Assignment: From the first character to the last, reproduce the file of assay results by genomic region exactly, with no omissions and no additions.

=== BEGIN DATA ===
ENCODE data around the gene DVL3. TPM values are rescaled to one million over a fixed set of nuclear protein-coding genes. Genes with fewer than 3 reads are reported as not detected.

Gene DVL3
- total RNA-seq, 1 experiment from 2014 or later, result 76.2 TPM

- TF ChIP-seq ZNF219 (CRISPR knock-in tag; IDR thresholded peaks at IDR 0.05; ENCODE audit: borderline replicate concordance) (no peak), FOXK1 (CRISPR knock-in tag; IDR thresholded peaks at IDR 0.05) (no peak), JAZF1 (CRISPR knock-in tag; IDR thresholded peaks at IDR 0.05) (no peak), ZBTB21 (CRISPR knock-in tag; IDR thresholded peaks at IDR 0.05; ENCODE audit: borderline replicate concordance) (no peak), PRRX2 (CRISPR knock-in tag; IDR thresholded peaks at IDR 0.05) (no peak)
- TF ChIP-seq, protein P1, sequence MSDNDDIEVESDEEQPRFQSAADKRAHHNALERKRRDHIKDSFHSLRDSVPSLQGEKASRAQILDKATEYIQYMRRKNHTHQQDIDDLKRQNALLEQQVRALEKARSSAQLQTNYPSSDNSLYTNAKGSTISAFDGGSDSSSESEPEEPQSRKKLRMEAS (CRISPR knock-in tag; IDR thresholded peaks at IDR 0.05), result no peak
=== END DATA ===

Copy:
ENCODE data around the gene DVL3. TPM values are rescaled to one million over a fixed set of nuclear protein-coding genes. Genes with fewer than 3 reads are reported as not detected.

Gene DVL3
- total RNA-seq, 1 experiment from 2014 or later, result 76.2 TPM

- TF ChIP-seq ZNF219 (CRISPR knock-in tag; IDR thresholded peaks at IDR 0.05; ENCODE audit: borderline replicate concordance) (no peak), FOXK1 (CRISPR knock-in tag; IDR thresholded peaks at IDR 0.05) (no peak), JAZF1 (CRISPR knock-in tag; IDR thresholded peaks at IDR 0.05) (no peak), ZBTB21 (CRISPR knock-in tag; IDR thresholded peaks at IDR 0.05; ENCODE audit: borderline replicate concordance) (no peak), PRRX2 (CRISPR knock-in tag; IDR thresholded peaks at IDR 0.05) (no peak)
- TF ChIP-seq, protein P1, sequence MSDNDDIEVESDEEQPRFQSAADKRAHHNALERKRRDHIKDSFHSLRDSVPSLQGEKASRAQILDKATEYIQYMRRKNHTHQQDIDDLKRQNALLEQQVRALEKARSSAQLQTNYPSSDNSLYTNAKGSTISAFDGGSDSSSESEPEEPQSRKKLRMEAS (CRISPR knock-in tag; IDR thresholded peaks at IDR 0.05), result no peak